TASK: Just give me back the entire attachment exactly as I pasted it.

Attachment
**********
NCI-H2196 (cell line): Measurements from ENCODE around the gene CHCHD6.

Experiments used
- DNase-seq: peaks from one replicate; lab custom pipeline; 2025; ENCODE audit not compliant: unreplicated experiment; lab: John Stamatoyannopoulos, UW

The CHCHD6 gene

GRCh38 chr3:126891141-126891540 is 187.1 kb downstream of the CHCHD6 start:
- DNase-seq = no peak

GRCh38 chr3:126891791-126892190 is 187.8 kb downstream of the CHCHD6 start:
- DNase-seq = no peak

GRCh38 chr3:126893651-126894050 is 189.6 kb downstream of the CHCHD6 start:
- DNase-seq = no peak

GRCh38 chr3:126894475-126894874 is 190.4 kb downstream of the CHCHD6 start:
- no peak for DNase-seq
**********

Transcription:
NCI-H2196 (cell line): Measurements from ENCODE around the gene CHCHD6.

Experiments used
- DNase-seq: peaks from one replicate; lab custom pipeline; 2025; ENCODE audit not compliant: unreplicated experiment; lab: John Stamatoyannopoulos, UW

The CHCHD6 gene

GRCh38 chr3:126891141-126891540 is 187.1 kb downstream of the CHCHD6 start:
- DNase-seq = no peak

GRCh38 chr3:126891791-126892190 is 187.8 kb downstream of the CHCHD6 start:
- DNase-seq = no peak

GRCh38 chr3:126893651-126894050 is 189.6 kb downstream of the CHCHD6 start:
- DNase-seq = no peak

GRCh38 chr3:126894475-126894874 is 190.4 kb downstream of the CHCHD6 start:
- no peak for DNase-seq